Telecom operators in the Middle East are busy readying their networks for ‘Triple Play’ to provide voice, data and video without compromising on quality in order to meet new customer demands and competition.
Most of the renowned ones have already succeeded to have a full-fledged network. But new licenced operators are doing their best to reach out to customers with bundled packages to compete with existing providers while existing telecos are hastily trying to reach out to the maximum subscribers within the shortest possible time.
Most of the fixed telecom operators are talking about Gigabit Passive Optical Network (GPON) or Gigabit Ethernet Passive Optical Network (GEPON) technologies to cater to the increasing demand for broadband. But in the region, GPON is the technology widely accepted and followed.
For these systems the network performance depends on active equipments, but it is equally important to have quality passive components from central office to customer end. And here lies the challenges, as Passive Optical Network technology is relatively new and doesn’t have the same amount of history as traditional copper network. But now there is a demand for fibre on the access network side also, which could be FTTB or FTTH.
The design may look simple compared to ADSL or VDSL network as there is no active element in between the connectivity from central office and no hassle to provide a power supply or any other active transmission equipment in the street cabinet. The challenge is to have high quality passive components and precision in the specification. This network is going to handle voice, video and data through which one can operate services such as IPTV, VoD, upstream and downstream, so the physical layer should be good quality to provide a long term investment.
For a new telco, or an existing operator who would like to invest for the future, it is cost-effective for them to invest in fibre backbone and access network. This opens up the way to a number of new apps and services such as online backup, call centres and e-health. HD and 3D video services, market competition for higher bandwidth offering, lower maintenance and operation costs and new generation mobile network backhaul are among the main enablers in driving this technology forward. In the Middle East the main factor for the rapid growth of the industry is the entry of new telco operators into the market.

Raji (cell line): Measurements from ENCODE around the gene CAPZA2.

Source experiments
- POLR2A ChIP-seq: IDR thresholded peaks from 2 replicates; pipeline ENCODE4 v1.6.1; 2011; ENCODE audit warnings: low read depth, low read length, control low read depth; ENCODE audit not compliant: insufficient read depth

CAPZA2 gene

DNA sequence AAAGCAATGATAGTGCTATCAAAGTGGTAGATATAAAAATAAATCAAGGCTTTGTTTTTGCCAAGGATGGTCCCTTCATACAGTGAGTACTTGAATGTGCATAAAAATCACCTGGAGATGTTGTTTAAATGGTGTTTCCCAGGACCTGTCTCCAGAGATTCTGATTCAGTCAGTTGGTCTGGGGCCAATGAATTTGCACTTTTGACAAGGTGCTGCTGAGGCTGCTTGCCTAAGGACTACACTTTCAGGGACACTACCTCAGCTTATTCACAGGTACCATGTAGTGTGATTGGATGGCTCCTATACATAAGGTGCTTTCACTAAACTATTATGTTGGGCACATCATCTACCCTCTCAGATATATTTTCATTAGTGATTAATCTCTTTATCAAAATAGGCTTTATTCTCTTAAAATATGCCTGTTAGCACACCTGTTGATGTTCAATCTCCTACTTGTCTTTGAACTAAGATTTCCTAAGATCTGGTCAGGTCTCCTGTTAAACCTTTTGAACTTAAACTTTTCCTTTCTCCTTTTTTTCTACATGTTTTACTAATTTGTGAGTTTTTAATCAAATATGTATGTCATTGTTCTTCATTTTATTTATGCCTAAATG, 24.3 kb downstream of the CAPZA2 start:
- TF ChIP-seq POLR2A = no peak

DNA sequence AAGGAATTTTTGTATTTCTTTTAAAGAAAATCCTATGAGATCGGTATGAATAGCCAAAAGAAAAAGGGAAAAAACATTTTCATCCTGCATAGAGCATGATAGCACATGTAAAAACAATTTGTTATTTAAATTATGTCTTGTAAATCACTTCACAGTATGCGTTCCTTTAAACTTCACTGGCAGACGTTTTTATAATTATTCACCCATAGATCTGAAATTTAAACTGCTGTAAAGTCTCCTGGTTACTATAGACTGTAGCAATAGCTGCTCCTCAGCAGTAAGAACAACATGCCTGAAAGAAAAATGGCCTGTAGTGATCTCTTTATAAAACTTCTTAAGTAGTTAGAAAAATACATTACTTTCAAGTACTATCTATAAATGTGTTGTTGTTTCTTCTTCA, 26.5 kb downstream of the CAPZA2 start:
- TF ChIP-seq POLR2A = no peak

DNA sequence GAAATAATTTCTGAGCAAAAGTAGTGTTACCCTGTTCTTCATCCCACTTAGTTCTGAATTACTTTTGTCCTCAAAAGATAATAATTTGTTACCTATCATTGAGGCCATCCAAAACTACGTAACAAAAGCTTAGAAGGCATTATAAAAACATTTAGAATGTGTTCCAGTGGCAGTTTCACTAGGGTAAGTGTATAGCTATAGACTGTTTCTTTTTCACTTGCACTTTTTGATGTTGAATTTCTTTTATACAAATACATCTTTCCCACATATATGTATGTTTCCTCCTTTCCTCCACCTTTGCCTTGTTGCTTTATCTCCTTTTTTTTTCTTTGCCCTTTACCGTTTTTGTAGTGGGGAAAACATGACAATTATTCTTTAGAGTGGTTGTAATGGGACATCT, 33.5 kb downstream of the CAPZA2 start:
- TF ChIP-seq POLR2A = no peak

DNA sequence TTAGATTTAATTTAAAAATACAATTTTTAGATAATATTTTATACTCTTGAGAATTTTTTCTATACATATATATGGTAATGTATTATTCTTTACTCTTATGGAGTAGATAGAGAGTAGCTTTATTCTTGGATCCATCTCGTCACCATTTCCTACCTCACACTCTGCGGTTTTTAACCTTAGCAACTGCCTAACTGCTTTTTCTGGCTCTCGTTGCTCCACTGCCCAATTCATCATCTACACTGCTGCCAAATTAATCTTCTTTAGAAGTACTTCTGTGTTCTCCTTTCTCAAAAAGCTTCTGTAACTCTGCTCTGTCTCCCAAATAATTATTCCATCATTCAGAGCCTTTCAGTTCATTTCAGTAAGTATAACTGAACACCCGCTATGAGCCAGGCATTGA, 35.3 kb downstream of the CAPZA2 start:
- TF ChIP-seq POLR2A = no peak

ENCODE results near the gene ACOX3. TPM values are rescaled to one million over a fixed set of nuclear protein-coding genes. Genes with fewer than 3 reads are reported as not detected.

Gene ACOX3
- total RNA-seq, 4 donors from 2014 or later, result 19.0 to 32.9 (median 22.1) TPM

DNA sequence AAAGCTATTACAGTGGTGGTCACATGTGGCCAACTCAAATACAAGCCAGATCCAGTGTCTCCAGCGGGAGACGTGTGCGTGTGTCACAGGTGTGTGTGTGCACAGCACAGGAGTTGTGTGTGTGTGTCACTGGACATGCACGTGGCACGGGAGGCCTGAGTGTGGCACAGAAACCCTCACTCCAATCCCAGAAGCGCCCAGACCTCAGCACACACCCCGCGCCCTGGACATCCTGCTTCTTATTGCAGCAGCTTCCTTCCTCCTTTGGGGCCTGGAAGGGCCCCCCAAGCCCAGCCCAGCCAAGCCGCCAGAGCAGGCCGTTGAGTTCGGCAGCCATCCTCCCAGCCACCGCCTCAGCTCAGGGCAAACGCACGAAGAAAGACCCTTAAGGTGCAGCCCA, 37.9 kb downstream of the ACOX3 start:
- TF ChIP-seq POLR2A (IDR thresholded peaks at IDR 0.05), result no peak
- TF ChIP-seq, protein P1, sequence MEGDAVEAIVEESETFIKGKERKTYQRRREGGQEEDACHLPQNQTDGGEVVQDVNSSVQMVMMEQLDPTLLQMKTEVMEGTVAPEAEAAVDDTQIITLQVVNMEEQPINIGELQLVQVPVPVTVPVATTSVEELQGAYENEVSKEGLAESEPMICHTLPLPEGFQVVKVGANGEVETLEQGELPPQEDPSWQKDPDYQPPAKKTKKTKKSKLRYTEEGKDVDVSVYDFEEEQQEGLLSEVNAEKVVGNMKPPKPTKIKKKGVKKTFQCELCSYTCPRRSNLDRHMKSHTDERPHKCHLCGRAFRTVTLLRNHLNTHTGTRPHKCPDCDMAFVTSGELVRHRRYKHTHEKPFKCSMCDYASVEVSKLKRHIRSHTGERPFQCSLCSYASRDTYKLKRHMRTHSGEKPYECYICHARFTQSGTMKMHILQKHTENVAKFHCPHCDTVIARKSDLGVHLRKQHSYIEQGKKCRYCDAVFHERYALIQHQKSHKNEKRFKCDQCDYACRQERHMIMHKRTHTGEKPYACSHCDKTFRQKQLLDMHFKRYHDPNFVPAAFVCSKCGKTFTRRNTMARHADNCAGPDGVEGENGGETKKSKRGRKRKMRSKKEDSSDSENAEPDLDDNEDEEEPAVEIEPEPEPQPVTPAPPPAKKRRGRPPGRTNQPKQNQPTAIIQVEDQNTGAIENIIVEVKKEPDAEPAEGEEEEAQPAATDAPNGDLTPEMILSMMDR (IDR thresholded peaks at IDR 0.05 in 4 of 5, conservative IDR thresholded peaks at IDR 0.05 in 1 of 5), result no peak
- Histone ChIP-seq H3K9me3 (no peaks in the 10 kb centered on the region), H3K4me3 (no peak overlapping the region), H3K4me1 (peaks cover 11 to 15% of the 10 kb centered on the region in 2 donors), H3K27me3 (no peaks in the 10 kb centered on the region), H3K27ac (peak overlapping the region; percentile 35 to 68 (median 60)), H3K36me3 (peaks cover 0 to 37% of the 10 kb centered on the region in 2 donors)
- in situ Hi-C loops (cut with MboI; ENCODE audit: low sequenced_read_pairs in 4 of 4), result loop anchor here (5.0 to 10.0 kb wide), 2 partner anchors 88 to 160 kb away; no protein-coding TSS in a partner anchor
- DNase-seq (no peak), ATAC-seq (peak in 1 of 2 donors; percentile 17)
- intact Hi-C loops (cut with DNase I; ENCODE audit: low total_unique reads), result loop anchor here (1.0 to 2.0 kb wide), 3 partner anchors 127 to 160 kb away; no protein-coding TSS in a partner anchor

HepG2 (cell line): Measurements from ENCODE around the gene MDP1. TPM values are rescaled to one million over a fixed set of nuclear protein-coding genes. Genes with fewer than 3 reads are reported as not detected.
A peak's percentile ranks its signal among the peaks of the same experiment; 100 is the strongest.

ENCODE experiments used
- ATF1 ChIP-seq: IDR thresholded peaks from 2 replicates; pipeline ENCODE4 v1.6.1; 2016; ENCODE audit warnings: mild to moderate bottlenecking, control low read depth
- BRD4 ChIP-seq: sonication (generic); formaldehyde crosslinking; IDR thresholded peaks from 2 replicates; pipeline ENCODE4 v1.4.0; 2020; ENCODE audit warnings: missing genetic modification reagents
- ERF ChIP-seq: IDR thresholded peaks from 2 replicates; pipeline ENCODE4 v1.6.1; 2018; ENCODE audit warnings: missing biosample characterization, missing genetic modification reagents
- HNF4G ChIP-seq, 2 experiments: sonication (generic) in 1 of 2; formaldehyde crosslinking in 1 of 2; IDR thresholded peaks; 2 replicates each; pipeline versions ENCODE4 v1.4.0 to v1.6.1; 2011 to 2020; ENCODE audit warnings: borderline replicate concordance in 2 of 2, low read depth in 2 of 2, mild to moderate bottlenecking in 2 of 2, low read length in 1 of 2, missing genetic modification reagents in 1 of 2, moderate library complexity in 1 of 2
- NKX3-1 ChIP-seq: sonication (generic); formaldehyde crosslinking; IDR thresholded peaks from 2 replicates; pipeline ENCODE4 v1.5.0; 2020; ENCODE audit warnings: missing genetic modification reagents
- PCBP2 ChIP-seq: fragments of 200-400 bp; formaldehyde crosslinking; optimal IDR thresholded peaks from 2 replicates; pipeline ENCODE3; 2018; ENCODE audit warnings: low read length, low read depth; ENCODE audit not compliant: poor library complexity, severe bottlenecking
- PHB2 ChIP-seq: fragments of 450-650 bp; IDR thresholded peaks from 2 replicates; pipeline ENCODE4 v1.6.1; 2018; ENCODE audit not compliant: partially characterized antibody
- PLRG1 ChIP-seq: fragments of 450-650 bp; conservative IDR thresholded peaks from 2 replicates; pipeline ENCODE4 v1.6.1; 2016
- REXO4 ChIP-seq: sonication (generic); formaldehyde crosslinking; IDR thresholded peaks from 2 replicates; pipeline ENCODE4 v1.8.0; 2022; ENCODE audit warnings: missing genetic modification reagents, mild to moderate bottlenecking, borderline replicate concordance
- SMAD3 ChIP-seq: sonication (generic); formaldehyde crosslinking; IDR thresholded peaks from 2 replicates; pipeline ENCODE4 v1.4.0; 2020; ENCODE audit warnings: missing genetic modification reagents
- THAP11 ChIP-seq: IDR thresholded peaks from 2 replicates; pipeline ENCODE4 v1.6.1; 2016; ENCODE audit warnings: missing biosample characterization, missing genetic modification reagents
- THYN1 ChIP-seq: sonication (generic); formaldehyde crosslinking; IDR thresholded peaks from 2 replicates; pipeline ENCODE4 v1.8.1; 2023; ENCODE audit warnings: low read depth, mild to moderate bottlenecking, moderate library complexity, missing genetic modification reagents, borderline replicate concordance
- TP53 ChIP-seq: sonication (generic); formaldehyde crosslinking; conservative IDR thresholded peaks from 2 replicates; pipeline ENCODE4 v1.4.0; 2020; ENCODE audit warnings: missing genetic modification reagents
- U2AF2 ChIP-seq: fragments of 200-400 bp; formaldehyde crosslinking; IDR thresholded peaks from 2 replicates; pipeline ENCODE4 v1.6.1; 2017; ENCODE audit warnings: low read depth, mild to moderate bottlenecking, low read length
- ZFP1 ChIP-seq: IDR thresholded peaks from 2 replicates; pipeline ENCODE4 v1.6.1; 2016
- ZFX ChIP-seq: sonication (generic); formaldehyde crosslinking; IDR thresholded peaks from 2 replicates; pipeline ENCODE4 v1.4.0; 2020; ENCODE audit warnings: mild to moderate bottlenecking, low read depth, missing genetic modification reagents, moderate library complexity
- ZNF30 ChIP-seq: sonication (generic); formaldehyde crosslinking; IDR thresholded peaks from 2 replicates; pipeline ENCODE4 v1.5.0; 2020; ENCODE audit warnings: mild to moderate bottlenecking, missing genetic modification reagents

The existing operators continue to utilise and build upon their existing copper based networks while the new licenced operators are keen on rapid deployment to speed up their time to market. In both scenarios, success depends on the expertise of the vendors who can deliver the systems. So most passive networks need to be tailor made with the delivery of systems.
Traditionally the problem with tailor made solutions has been the bottle neck in deployment due to the time taken for custom development, fabrication and further deployment and field testing. The focus therefore of passive network vendors catering to the telecom domain should be on the development of products which can be customised and quickly delivered for field deployment. Flexibility and modularity of the product play a main role for a speedy deployment.
Each public network presents its own unique set of challenges which is why fulfilling individual requirements, quick adaptations and local support are fundamental to such undertakings. Environmental factors, competitive situations and legal regulations vary from site to site. Network operators follow different strategies when it comes to topology and architecture.
For operators migrating from legacy copper solutions to fibre based cabling, existing infrastructure must be integrated into feeder, drop and access areas, or hybrid cabling must be used in a transitional phase before FTTx has finally become firmly established. This requires the flexibility of combining copper and fibre optic cable on existing platforms.
Finally, building entry point and residential connections often require customer-specific modifications and aesthetic solutions. Meeting such demands increases customer acceptance and translates to greater connection volumes. Customers could be home, businesses, enterprises, IT developers, corporate or government organisations and the behaviour and demand for each one of them varies depending on their priorities, but all of them will look for a reliable network.
Telecom operators are investing long term and it is important to make sure that the network is capable of handling customers for more than 15 years.